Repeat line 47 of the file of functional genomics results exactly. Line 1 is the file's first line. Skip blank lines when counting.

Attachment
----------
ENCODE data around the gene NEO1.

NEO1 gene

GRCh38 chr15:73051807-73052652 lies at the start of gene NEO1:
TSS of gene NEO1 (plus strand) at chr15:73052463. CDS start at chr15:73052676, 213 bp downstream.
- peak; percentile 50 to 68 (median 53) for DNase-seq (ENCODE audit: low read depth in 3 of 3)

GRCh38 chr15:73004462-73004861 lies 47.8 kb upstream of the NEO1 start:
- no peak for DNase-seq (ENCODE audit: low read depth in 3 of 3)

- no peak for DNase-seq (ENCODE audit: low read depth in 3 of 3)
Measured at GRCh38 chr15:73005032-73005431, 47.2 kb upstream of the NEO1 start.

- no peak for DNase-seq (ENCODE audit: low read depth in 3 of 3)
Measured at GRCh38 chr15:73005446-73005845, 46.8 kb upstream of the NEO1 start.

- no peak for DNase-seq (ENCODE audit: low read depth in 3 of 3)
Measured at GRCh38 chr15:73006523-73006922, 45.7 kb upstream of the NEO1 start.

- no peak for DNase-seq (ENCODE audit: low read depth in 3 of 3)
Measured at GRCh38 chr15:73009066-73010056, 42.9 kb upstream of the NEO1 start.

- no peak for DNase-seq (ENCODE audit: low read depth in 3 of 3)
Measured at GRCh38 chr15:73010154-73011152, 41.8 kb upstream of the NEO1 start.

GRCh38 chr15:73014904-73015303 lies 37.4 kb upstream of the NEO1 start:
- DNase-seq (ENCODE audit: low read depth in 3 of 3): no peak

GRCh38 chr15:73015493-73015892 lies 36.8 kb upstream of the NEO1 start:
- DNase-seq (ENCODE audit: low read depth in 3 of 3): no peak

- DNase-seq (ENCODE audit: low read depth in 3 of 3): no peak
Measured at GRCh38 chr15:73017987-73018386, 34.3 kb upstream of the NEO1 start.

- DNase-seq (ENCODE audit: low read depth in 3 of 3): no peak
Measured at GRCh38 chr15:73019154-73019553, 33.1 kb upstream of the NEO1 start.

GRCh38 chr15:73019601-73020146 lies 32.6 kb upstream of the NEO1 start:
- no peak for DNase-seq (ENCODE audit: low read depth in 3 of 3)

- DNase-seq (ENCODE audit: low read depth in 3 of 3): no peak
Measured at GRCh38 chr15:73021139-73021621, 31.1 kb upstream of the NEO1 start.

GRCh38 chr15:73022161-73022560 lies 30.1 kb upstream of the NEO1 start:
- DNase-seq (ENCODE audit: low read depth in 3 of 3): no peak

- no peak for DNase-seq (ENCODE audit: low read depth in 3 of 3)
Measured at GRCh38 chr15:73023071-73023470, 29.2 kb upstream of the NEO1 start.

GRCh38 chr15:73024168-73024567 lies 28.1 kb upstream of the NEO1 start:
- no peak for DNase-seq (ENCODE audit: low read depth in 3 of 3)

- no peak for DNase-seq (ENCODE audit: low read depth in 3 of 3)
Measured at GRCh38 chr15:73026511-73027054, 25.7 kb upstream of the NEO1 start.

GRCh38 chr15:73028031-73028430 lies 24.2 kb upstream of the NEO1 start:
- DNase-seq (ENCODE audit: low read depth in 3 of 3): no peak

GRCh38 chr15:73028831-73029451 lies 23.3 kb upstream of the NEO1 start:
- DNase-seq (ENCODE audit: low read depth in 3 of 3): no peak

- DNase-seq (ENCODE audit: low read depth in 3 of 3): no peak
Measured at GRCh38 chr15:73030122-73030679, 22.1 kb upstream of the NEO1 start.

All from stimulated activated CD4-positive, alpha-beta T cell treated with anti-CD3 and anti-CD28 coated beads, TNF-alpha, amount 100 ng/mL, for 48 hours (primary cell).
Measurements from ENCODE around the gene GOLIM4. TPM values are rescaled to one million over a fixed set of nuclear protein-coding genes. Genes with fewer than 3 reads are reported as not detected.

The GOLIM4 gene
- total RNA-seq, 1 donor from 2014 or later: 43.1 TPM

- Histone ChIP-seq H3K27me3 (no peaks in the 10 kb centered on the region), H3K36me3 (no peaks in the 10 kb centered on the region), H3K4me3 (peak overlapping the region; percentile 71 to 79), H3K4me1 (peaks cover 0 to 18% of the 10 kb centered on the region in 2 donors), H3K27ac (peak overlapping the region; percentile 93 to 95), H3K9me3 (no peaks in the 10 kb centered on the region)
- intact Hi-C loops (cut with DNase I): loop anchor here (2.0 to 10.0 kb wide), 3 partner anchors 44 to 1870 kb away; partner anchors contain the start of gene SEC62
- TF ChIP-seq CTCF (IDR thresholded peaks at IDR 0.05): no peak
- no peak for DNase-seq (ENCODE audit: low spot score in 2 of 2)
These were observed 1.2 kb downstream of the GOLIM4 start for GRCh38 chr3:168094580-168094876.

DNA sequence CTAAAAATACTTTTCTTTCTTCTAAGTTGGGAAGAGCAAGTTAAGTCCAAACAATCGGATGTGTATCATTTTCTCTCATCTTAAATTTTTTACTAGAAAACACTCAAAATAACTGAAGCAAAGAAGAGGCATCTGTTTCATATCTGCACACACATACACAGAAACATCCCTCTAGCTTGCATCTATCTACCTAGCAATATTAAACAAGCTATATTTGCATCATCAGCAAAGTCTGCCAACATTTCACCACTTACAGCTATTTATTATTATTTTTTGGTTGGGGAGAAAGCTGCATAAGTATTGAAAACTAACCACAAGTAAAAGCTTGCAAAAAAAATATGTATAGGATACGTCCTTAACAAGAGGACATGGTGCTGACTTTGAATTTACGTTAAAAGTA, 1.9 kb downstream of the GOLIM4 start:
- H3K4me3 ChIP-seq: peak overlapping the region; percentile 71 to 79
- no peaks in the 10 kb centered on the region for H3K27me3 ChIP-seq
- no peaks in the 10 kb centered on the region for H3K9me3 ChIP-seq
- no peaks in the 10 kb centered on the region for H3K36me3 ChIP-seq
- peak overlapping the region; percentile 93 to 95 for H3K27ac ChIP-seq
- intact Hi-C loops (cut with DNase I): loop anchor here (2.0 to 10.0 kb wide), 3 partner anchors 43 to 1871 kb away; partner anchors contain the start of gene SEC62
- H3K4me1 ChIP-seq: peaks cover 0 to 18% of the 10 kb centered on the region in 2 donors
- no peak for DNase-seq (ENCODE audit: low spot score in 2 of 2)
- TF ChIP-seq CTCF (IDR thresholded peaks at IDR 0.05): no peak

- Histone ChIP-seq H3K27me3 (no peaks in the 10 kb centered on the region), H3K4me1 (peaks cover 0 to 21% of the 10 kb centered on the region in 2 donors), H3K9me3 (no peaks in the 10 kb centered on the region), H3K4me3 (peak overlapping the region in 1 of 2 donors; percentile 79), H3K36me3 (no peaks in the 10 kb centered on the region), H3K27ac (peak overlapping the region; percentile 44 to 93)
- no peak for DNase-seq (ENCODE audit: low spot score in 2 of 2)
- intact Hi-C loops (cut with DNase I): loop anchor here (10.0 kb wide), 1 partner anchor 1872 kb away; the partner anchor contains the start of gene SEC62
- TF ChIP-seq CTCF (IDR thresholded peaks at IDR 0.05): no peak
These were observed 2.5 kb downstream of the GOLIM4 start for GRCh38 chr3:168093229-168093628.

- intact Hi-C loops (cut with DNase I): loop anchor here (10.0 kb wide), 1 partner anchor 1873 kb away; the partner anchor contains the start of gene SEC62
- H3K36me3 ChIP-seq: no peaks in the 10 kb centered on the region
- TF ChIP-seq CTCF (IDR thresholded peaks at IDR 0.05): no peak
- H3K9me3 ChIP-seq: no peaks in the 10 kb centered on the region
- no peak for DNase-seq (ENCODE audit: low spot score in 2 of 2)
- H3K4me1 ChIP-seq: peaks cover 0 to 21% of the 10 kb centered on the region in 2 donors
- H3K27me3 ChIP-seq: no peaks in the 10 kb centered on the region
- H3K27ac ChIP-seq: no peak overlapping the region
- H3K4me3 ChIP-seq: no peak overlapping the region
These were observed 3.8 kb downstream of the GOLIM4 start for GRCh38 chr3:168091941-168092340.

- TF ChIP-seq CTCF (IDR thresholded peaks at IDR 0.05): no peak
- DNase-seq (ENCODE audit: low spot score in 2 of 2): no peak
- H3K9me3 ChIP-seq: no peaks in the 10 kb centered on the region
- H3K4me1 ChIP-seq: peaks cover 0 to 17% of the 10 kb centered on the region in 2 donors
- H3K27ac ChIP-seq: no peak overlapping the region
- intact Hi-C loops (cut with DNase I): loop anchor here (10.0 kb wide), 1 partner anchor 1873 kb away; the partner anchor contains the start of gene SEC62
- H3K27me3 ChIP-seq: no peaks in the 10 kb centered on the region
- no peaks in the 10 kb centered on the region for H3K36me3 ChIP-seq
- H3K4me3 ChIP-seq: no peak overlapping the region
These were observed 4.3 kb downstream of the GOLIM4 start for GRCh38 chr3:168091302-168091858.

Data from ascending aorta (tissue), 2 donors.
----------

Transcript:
- total RNA-seq, 1 donor from 2014 or later: 43.1 TPM